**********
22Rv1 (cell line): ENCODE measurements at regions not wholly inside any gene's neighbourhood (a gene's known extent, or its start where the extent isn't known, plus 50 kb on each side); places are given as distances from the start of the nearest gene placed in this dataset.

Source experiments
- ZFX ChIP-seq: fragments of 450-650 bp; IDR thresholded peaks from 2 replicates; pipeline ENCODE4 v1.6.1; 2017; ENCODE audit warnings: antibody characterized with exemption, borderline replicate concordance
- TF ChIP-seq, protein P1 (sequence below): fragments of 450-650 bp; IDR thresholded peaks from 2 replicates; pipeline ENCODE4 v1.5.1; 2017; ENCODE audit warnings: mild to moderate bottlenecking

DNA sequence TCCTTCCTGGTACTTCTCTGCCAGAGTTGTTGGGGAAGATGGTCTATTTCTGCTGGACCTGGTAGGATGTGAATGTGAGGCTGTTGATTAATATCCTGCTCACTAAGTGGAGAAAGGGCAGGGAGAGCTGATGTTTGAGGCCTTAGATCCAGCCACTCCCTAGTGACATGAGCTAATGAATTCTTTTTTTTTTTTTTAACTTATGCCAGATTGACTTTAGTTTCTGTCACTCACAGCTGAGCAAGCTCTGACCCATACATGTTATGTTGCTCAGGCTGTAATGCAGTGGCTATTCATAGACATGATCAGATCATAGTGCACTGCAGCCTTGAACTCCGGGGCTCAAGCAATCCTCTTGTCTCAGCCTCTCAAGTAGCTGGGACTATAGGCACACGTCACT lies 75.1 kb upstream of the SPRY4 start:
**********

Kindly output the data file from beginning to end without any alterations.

22Rv1 (cell line): ENCODE measurements at regions not wholly inside any gene's neighbourhood (a gene's known extent, or its start where the extent isn't known, plus 50 kb on each side); places are given as distances from the start of the nearest gene placed in this dataset.

Source experiments
- ZFX ChIP-seq: fragments of 450-650 bp; IDR thresholded peaks from 2 replicates; pipeline ENCODE4 v1.6.1; 2017; ENCODE audit warnings: antibody characterized with exemption, borderline replicate concordance
- TF ChIP-seq, protein P1 (sequence below): fragments of 450-650 bp; IDR thresholded peaks from 2 replicates; pipeline ENCODE4 v1.5.1; 2017; ENCODE audit warnings: mild to moderate bottlenecking

DNA sequence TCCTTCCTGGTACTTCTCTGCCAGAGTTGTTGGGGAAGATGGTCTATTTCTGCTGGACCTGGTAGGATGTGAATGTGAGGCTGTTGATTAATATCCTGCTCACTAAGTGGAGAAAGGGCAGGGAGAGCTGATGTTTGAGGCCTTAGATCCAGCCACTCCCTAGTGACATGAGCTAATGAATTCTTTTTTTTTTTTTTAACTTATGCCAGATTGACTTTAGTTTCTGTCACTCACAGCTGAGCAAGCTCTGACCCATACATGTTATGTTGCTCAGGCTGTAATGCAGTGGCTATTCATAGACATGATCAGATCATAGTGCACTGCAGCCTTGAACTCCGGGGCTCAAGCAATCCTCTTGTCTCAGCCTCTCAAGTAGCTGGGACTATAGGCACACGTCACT lies 75.1 kb upstream of the SPRY4 start: